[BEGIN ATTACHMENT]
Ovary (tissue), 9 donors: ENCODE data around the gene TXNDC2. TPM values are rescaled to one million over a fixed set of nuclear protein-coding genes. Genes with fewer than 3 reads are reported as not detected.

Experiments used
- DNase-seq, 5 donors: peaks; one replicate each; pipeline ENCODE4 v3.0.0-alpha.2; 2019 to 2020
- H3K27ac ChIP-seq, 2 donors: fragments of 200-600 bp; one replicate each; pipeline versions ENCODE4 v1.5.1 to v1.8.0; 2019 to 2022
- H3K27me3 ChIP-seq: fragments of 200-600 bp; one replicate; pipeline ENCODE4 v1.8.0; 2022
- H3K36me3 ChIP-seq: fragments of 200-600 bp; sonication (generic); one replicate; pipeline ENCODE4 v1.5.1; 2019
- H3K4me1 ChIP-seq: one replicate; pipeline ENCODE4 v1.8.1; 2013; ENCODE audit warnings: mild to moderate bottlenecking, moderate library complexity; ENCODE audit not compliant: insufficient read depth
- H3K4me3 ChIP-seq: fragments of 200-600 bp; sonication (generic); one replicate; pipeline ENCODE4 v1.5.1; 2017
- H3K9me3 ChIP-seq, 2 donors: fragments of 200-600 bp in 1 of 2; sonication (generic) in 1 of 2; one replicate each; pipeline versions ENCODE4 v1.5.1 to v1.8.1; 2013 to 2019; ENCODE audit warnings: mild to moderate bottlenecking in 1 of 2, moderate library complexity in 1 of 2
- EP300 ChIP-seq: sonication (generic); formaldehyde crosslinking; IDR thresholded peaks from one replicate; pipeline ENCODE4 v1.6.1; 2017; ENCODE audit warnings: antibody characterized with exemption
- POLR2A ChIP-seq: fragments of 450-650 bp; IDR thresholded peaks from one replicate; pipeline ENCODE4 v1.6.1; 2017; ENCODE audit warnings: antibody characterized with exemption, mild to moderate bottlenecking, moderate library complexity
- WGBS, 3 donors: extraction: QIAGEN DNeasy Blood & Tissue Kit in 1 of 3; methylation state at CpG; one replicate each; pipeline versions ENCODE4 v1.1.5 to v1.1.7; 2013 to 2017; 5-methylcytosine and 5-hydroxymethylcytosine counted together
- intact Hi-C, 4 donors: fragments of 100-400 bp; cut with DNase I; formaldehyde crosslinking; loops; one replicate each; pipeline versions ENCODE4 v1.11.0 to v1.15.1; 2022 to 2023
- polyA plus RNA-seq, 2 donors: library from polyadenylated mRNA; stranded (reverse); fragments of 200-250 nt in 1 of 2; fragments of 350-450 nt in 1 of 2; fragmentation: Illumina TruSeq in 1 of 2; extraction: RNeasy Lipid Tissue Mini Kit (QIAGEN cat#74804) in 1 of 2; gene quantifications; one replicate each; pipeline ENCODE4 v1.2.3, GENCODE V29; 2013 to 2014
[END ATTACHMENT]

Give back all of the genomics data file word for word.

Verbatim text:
Ovary (tissue), 9 donors: ENCODE data around the gene TXNDC2. TPM values are rescaled to one million over a fixed set of nuclear protein-coding genes. Genes with fewer than 3 reads are reported as not detected.

Experiments used
- DNase-seq, 5 donors: peaks; one replicate each; pipeline ENCODE4 v3.0.0-alpha.2; 2019 to 2020
- H3K27ac ChIP-seq, 2 donors: fragments of 200-600 bp; one replicate each; pipeline versions ENCODE4 v1.5.1 to v1.8.0; 2019 to 2022
- H3K27me3 ChIP-seq: fragments of 200-600 bp; one replicate; pipeline ENCODE4 v1.8.0; 2022
- H3K36me3 ChIP-seq: fragments of 200-600 bp; sonication (generic); one replicate; pipeline ENCODE4 v1.5.1; 2019
- H3K4me1 ChIP-seq: one replicate; pipeline ENCODE4 v1.8.1; 2013; ENCODE audit warnings: mild to moderate bottlenecking, moderate library complexity; ENCODE audit not compliant: insufficient read depth
- H3K4me3 ChIP-seq: fragments of 200-600 bp; sonication (generic); one replicate; pipeline ENCODE4 v1.5.1; 2017
- H3K9me3 ChIP-seq, 2 donors: fragments of 200-600 bp in 1 of 2; sonication (generic) in 1 of 2; one replicate each; pipeline versions ENCODE4 v1.5.1 to v1.8.1; 2013 to 2019; ENCODE audit warnings: mild to moderate bottlenecking in 1 of 2, moderate library complexity in 1 of 2
- EP300 ChIP-seq: sonication (generic); formaldehyde crosslinking; IDR thresholded peaks from one replicate; pipeline ENCODE4 v1.6.1; 2017; ENCODE audit warnings: antibody characterized with exemption
- POLR2A ChIP-seq: fragments of 450-650 bp; IDR thresholded peaks from one replicate; pipeline ENCODE4 v1.6.1; 2017; ENCODE audit warnings: antibody characterized with exemption, mild to moderate bottlenecking, moderate library complexity
- WGBS, 3 donors: extraction: QIAGEN DNeasy Blood & Tissue Kit in 1 of 3; methylation state at CpG; one replicate each; pipeline versions ENCODE4 v1.1.5 to v1.1.7; 2013 to 2017; 5-methylcytosine and 5-hydroxymethylcytosine counted together
- intact Hi-C, 4 donors: fragments of 100-400 bp; cut with DNase I; formaldehyde crosslinking; loops; one replicate each; pipeline versions ENCODE4 v1.11.0 to v1.15.1; 2022 to 2023
- polyA plus RNA-seq, 2 donors: library from polyadenylated mRNA; stranded (reverse); fragments of 200-250 nt in 1 of 2; fragments of 350-450 nt in 1 of 2; fragmentation: Illumina TruSeq in 1 of 2; extraction: RNeasy Lipid Tissue Mini Kit (QIAGEN cat#74804) in 1 of 2; gene quantifications; one replicate each; pipeline ENCODE4 v1.2.3, GENCODE V29; 2013 to 2014